Coventry Gateway decision blocks path for West Midlands jobs
Eric Pickles, the Communities and local Government Secretary has turned down the proposed ‘Coventry Gateway’ scheme. But UK manufacturing needs the space to grow. It is time to look at the Green Belt again for the space we need to create new jobs?
The Coventry Gateway development – which could have created thousands of jobs - had been approved by both Coventry City Council and Warwick District Council, and was backed by the Coventry and Warwickshire Local Enterprise Partnership.
Pickles had “called in” the planning application for the Gateway project in July 2013. It had been approved by Coventry City Council and Warwick District Council planning committees but had received more than 1,000 objections. That led to a public inquiry last year into what some saw as one of the most important job creation schemes in the region in recent years.
The £450m proposed development would have been built on Green Belt land. It would have included a technology hub on land north of Coventry Airport as well as a major manufacturing and logistics hub to the south. Major road improvements to ease congestion and improve access around Jaguar Land Rover’s Whitley operation would also have been undertaken.
A country park would have been created as part of the development, with the planting of 30,000 trees and 5km of hedgerows in addition to the establishment of 9.5km of new cycle and footpaths.
The firm backing the scheme, the Coventry & Warwickshire Development Partnership (CWDP), expressed its disappointment at the decision. Peter Burns, president of the Coventry and Warwickshire Chamber of Commerce, called the decision a “huge blow.” Others described it as a “kick in the teeth” for the LEP and local councils.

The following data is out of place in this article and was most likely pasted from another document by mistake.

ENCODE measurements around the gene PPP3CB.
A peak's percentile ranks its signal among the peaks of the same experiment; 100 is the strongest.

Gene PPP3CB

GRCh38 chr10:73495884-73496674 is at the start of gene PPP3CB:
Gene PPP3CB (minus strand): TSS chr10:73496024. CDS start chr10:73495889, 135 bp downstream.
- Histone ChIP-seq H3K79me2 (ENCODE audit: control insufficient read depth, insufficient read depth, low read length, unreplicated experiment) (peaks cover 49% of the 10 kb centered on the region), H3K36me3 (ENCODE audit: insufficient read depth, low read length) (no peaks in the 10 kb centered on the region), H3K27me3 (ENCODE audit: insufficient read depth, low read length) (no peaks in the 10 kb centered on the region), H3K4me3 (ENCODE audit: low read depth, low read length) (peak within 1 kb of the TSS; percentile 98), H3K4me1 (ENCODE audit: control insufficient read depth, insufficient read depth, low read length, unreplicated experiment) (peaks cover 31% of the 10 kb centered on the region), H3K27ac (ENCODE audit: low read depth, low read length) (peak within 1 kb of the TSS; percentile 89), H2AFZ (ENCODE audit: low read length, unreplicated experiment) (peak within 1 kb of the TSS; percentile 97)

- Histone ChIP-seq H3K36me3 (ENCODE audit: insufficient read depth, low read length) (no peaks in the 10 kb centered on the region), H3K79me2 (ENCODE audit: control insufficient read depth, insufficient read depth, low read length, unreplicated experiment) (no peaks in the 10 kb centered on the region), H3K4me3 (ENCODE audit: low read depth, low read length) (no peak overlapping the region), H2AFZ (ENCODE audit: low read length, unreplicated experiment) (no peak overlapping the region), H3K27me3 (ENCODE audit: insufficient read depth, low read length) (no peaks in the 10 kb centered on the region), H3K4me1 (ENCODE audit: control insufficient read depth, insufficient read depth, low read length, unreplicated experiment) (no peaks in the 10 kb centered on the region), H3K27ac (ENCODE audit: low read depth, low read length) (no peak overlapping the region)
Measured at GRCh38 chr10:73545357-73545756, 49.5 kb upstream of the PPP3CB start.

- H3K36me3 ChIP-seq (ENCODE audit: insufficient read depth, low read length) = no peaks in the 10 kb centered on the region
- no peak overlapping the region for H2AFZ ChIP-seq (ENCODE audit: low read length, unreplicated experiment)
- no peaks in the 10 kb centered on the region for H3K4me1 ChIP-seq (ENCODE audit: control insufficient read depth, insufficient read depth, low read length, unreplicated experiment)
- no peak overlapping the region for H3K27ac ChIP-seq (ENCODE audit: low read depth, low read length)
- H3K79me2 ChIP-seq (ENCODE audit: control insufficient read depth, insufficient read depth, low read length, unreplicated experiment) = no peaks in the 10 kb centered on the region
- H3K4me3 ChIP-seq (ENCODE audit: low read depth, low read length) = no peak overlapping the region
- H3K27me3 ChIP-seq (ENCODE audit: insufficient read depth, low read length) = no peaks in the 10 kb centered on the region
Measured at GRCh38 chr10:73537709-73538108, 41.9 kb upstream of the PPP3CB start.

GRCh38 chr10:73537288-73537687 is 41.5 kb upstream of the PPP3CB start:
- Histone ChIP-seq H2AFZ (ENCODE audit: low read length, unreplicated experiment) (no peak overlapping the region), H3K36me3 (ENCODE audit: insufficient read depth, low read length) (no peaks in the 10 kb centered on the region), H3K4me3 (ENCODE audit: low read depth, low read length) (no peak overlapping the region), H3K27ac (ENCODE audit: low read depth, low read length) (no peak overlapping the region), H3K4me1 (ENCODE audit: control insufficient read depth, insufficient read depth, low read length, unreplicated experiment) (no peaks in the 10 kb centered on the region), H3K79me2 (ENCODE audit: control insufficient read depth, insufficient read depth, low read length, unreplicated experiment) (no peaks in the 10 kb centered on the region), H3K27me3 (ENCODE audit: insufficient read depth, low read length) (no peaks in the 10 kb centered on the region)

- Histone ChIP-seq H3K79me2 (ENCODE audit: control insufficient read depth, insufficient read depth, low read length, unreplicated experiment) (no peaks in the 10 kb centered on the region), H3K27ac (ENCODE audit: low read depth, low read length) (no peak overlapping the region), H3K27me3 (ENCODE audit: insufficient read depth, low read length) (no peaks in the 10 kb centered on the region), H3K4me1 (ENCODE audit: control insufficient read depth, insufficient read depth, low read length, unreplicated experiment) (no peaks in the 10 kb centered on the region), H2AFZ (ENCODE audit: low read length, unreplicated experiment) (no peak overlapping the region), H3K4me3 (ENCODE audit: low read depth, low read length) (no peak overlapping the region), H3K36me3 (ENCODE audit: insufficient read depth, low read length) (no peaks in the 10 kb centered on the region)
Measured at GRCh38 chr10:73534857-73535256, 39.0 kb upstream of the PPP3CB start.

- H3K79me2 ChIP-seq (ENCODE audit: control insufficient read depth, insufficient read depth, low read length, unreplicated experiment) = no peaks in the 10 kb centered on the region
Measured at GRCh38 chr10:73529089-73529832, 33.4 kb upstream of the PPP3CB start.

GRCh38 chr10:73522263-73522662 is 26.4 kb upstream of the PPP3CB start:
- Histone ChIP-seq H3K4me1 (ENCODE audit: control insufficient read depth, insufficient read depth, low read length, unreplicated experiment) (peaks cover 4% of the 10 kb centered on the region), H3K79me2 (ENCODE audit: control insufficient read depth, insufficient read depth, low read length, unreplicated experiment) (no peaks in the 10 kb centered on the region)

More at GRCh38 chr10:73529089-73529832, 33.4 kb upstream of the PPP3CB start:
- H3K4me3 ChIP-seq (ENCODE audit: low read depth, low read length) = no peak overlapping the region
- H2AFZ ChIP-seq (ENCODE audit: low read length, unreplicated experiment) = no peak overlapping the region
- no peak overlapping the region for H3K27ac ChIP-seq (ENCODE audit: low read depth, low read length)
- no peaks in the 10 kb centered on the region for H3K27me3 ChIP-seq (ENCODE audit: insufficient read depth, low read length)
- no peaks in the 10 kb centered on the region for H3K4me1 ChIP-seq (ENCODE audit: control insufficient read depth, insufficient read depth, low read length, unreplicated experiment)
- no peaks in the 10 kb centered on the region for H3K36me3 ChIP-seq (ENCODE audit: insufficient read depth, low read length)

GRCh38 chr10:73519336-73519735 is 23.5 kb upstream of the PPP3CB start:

David Keir, chairman of joint venture partner Roxhill noted that “Coventry and Warwickshire is rapidly running out of sites to attract investment… the area is very short of locations that will not only attract inward investment but also allow companies to expand and remain in the area”. He has a point.
Building on green belt land is a controversial issue, and Pickles no doubt weighed up the value of jobs created against the loss of green belt. That’s of course the right thing to do, but I wonder if he fully appreciates the acute shortage of space available to manufacturers in the region.
As I’ve noted here before, decades of offshoring is now being replaced with a growing trend for reshoring manufacturing activities. The UK, for example, has of late become a great place to make cars, with over £7 billion invested in the automotive sector in the last three years with plants working 24 hours a day, seven days a week.
It is now recognised as being genuinely world class, with a highly skilled workforce, low costs, high productivity and a pronounced shift to making upmarket vehicles. The success of the sector has presented companies in the automotive supply chain with opportunities to reshore their activities.
However, companies are faced with challenges including high energy costs, access to finance, and the shortage of suitable property in the right locations.
As a Birmingham Real Estate Network event noted late last year, firms reshoring face a fight for an ever-decreasing pool of available industrial and logistics accommodation.